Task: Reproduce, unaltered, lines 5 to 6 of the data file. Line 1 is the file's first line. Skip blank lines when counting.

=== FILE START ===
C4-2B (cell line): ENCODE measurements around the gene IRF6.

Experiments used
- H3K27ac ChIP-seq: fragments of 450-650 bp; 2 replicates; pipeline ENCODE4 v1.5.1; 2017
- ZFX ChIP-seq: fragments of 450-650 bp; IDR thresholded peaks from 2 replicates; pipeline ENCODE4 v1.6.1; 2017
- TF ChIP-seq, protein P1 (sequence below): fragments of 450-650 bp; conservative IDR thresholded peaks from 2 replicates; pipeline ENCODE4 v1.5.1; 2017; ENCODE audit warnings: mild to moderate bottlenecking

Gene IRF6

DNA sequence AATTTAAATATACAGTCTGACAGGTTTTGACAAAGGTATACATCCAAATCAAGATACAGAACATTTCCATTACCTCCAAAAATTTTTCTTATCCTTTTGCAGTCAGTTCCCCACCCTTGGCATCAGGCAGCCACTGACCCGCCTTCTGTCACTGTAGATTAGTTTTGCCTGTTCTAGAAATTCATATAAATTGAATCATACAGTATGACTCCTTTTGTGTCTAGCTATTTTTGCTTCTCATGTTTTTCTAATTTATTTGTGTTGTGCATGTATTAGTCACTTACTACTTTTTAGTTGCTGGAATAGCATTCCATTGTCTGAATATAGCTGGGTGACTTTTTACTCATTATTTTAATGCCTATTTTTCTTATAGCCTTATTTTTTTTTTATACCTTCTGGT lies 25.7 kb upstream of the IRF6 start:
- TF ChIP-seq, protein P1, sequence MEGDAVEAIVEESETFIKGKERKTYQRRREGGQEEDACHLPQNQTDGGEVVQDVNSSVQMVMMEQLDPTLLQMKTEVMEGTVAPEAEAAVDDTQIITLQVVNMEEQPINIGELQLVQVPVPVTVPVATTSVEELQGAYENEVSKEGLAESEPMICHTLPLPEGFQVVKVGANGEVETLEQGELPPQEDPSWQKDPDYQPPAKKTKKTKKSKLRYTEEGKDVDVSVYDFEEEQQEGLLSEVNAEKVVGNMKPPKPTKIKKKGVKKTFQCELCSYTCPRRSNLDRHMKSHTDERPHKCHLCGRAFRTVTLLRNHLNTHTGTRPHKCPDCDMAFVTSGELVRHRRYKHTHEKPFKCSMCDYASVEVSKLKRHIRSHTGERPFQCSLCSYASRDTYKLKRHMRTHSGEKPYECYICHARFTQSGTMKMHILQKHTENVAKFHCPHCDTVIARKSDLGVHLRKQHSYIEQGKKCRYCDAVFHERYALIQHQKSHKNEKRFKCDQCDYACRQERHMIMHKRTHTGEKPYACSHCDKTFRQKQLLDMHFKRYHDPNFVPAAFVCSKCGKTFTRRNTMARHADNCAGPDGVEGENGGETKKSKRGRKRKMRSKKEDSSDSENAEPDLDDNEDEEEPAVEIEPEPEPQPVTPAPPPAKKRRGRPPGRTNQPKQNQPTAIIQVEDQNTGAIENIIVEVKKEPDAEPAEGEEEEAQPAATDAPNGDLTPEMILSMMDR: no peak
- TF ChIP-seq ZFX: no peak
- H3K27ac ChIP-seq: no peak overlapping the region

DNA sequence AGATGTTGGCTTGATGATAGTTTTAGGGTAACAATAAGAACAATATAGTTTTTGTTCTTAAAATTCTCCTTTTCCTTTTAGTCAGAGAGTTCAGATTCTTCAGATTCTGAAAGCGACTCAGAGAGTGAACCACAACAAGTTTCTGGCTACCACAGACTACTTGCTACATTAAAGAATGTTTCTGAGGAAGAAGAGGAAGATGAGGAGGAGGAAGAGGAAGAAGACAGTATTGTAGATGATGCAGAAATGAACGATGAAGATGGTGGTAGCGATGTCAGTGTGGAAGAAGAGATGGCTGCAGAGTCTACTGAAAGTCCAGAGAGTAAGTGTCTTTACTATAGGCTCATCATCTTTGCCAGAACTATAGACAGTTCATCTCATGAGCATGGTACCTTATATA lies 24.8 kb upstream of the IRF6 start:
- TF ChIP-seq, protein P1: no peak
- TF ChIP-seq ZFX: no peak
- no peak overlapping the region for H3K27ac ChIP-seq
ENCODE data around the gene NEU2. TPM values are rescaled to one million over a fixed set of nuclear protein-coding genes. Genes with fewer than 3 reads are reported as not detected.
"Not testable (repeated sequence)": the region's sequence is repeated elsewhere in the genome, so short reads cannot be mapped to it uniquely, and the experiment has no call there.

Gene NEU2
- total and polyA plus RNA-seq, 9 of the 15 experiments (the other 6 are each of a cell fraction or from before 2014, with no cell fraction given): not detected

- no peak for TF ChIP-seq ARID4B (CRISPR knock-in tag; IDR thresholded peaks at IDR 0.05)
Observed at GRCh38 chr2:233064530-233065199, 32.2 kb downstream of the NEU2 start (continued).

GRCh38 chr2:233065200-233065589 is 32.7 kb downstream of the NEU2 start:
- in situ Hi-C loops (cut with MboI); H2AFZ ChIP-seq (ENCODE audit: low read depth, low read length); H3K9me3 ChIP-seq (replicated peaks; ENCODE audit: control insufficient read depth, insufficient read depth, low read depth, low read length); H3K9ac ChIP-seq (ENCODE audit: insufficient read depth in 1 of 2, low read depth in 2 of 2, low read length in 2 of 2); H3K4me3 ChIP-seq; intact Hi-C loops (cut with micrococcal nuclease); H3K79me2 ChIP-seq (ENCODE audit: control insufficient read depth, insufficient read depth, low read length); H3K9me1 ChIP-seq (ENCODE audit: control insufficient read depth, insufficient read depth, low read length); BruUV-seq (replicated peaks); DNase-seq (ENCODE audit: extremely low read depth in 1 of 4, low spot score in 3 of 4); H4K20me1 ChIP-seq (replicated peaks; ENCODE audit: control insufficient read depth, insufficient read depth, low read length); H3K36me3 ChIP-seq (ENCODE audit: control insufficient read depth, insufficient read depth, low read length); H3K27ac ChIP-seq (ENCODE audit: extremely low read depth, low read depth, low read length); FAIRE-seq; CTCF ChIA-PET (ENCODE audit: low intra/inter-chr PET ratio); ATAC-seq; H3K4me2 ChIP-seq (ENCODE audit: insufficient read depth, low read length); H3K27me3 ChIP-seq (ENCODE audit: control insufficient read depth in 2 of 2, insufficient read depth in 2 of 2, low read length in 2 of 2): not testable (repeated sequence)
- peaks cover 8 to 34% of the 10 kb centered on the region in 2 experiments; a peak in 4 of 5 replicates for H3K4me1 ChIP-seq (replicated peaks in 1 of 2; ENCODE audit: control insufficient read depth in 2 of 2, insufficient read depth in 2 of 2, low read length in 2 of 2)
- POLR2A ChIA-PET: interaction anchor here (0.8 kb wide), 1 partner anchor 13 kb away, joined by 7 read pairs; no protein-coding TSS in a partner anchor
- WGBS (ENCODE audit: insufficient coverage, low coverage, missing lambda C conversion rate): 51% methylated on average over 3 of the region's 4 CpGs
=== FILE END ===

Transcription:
- TF ChIP-seq, protein P1 (sequence below): fragments of 450-650 bp; conservative IDR thresholded peaks from 2 replicates; pipeline ENCODE4 v1.5.1; 2017; ENCODE audit warnings: mild to moderate bottlenecking

Gene IRF6